The proliferation of TVSPs can be traced to the evolution of IP infrastructures that can handle large amounts of video packets being distributed simultaneously. To this end companies like Cisco Systems and Juniper Networks (with their large 1GB Ethernet switches that can handle 1000Mb/s traffic), have made all the difference in the world. The deployment of fiber-optic networks throughout the country has also helped with the streaming technology’s maturity. Thus, the use of IP infrastructures, once considered problematic, is now a given for all new deployments because it’s a cost-effective way to manage video flow.

Miranda’s IP-compatible equipment and iControl software is installed within a TVSP’s super headend (SHE) and video hub office (VHO), which regionalize and centrally control the headends, and makes this cost-effective video delivery system possible. Those products include the Kaleido IP multiviewer, which allows a network operations center (NOC) to monitor hundreds of compressed channels simultaneously. Previously, TVSPs have had to use decoder boxes for each uncompressed baseband output. The capability to do this across 64 SD or 24 HD channels, along with alerting a user to a problem with an individual channel, is now built into the Kaleido IP multiviewer.

Another new product from Miranda is the Axino, a 1RU product that addresses loudness issues. Due to the passing of the CALM Act, multichannel operators are more aware of the issues and are taking steps to fix the problem when it occurs. Miranda’s loudness control box monitors, logs and reports any unwanted increases in volume, but also allows them to correct the levels immediately when required. The unit can process and automatically correct hundreds of IP channels simultaneously in real time.

Finally, the new EdgeVision device from Miranda allows an operator to monitor individual channels at the edge of the network. It allows this by connecting directly to the same STBs used by consumers at home. This gives an exact replica of the quality of audio and video signals, as well as other key metadata like closed-captioning and other characteristics after it hits the set-top box in consumers’ homes. Test STBs are set up within regional headends or hubs at the edge of an operator’s coverage area and monitored by the central NOC. Streamed video from the Edgevision box once again allows operators or engineers to see and hear the same signals that arrive in consumers’ homes. In short, it can be seen as a professional Slingbox with full monitoring and probing of signals.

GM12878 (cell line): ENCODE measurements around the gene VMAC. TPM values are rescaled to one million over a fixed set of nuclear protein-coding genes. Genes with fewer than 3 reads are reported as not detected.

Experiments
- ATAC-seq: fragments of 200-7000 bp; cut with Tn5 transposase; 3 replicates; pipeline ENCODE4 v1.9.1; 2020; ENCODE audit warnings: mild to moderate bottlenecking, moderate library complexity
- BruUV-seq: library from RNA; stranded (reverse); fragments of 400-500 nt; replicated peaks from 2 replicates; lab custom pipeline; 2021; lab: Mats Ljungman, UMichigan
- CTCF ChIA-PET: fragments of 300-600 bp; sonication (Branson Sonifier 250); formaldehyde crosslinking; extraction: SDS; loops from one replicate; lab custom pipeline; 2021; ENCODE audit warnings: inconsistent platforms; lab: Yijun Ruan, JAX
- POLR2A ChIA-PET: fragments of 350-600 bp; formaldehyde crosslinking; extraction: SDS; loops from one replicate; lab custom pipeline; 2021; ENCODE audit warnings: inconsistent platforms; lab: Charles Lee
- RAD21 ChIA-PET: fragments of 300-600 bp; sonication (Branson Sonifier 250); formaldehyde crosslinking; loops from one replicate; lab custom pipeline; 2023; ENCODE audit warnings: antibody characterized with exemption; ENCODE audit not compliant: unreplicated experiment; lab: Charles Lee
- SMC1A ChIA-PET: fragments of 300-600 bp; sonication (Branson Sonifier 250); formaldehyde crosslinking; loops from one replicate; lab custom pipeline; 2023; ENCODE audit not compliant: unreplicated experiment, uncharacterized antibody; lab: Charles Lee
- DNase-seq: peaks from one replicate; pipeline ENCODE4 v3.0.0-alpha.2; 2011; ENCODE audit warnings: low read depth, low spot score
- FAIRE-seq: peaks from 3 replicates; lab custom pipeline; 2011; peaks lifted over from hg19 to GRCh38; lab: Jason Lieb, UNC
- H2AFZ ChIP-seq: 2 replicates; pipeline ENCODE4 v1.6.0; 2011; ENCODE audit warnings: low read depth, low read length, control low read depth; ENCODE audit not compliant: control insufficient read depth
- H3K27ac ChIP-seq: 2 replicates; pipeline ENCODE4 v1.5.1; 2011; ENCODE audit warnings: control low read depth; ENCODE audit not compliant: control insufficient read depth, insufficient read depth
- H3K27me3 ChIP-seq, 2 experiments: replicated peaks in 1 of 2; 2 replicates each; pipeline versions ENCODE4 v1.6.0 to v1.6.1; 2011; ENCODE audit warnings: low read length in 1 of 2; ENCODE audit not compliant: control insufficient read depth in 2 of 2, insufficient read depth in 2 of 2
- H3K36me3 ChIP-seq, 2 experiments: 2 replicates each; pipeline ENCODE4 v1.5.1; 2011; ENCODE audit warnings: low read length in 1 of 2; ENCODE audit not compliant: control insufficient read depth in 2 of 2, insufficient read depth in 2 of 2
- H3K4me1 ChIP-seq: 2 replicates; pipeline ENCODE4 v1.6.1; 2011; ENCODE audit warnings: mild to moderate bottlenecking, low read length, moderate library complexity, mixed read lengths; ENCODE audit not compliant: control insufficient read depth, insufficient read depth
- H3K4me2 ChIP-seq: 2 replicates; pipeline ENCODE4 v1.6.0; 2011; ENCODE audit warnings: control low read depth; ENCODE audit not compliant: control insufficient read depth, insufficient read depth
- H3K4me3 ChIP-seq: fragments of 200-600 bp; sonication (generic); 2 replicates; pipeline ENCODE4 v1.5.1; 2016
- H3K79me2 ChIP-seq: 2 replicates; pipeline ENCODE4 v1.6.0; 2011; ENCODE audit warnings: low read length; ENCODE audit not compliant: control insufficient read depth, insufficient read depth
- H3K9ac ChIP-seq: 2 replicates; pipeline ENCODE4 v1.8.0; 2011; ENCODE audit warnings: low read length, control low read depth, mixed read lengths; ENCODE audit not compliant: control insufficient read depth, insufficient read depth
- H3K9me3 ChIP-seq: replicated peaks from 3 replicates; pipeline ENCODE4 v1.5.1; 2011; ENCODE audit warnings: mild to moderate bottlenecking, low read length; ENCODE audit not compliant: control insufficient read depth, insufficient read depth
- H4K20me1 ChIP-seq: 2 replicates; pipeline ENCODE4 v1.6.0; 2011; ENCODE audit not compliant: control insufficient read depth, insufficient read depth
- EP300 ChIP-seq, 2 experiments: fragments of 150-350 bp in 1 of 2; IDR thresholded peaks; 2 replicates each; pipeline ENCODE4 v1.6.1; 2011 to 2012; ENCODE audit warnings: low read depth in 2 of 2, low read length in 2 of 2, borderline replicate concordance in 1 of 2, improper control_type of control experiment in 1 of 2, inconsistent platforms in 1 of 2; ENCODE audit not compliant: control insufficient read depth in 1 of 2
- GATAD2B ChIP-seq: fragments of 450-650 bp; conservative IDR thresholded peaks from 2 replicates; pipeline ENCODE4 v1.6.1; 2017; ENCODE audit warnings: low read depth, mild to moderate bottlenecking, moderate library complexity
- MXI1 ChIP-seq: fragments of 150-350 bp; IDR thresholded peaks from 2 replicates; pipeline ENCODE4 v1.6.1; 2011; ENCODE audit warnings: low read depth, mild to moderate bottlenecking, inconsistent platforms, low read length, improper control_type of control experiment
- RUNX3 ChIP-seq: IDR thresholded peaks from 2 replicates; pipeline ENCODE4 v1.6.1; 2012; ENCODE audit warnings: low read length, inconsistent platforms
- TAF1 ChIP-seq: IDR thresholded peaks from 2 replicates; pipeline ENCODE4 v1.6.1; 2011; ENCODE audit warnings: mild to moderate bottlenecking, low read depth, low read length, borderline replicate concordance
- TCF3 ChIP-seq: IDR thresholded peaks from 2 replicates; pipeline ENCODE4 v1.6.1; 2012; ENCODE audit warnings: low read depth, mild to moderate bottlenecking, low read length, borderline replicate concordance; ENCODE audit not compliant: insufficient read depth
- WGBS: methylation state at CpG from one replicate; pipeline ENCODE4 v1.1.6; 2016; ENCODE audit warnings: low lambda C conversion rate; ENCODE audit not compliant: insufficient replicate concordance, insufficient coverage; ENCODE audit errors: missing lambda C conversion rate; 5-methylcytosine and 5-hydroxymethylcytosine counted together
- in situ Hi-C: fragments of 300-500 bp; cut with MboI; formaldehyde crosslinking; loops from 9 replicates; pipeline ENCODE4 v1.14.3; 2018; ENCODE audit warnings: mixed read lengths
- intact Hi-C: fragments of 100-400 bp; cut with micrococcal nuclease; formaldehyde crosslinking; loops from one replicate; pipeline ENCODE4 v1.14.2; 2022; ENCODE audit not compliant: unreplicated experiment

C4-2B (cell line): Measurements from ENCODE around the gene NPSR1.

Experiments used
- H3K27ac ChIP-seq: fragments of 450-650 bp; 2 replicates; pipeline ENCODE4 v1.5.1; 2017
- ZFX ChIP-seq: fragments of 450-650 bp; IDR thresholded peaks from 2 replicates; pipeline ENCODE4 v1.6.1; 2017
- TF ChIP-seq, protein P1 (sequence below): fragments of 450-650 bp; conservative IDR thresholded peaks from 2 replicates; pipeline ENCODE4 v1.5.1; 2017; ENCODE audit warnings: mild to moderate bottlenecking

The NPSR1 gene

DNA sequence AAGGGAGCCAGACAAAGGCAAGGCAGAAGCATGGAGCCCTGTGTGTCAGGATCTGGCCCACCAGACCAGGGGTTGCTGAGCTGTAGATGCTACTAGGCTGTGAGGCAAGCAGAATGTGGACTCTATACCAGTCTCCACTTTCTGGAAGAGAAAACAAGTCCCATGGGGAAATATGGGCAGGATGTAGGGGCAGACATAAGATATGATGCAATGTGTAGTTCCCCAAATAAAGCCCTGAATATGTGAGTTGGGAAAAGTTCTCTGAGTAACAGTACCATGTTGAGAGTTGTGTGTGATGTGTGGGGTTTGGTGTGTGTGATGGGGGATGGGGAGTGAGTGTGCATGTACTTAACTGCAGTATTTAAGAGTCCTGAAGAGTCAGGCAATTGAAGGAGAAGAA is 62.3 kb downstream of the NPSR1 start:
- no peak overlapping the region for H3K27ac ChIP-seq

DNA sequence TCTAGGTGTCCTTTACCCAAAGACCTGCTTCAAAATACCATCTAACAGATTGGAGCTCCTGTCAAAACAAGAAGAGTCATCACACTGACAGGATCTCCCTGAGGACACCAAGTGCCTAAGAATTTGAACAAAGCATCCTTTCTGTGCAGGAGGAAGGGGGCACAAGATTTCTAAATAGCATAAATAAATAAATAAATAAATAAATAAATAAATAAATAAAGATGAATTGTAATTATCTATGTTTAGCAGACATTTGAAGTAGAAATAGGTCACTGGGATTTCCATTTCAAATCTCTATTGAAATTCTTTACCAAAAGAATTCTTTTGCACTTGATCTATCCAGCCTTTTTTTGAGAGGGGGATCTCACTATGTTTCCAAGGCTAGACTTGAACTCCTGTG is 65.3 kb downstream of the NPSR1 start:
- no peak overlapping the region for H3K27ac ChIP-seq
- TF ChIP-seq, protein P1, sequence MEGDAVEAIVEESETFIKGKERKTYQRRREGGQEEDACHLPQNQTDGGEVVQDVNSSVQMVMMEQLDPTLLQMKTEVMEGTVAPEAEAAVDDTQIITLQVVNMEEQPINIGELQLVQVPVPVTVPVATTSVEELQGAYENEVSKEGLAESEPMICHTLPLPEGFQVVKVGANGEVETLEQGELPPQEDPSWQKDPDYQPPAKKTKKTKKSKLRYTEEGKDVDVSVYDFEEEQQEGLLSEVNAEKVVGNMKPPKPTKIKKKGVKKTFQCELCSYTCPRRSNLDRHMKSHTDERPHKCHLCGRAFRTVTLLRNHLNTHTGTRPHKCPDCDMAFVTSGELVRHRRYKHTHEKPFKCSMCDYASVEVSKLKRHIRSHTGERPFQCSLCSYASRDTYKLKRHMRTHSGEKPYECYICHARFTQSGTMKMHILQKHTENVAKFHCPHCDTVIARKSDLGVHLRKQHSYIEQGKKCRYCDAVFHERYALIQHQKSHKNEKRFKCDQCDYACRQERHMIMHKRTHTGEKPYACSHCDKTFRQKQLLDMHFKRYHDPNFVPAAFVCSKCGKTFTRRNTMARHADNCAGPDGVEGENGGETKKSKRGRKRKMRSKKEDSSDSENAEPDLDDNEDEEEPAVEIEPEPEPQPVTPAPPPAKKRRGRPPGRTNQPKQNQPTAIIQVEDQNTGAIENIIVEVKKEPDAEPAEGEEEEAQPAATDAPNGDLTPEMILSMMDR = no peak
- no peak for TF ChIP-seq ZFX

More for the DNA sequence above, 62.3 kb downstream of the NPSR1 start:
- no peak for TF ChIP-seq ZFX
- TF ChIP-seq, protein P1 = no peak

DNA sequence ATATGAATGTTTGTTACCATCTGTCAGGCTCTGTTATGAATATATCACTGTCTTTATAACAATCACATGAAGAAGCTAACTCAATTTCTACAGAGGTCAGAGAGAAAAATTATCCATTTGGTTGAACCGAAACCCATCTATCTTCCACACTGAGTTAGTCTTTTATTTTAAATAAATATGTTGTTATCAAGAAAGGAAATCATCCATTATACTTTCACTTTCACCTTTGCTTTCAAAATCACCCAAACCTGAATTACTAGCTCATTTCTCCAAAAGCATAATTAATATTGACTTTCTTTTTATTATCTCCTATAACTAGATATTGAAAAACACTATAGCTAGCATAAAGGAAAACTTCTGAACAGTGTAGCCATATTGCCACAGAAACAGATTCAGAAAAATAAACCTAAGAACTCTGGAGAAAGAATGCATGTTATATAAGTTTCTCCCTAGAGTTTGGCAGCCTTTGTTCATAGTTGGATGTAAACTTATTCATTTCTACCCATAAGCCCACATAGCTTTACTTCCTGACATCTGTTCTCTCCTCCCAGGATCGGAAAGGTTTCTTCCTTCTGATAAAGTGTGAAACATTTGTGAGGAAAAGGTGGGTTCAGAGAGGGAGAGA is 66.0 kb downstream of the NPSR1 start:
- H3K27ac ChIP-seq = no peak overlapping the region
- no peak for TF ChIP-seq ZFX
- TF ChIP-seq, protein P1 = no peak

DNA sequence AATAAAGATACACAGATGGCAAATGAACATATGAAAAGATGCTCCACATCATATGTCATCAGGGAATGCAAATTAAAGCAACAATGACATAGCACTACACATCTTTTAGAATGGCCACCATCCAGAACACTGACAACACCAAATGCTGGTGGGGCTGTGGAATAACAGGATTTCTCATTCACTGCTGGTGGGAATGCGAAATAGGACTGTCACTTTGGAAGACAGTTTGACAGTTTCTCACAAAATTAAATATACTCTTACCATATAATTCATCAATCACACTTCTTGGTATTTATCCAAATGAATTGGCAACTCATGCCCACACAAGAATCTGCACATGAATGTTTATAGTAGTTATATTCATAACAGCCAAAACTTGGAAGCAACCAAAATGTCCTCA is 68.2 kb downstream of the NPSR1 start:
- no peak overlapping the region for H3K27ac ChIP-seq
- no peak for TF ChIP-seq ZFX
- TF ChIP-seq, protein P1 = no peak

At the end of the day, Lopez said the company has been successful helping TVSPs stay competitive and reduce churn in an era where consumers are very aware of competitive services and increasingly have no qualms about changing TV suppliers. For TVSPs, it’s all about “mean time to repair.” The smaller that time frame is, the more successful a TVSP business is.

“We’ve found that the TVSP market is very open to exploring new ways of delivering and monitoring content and allowing us to help with the challenges they face. However, the [selling] process is slow,” Lopez said. “You really have to build a relationship with them, develop a pilot program and then go through their evaluation of how this new monitoring approach will help their overall operation and, more importantly, improve the quality of the service they provide to consumers. There’s no quick buck here.”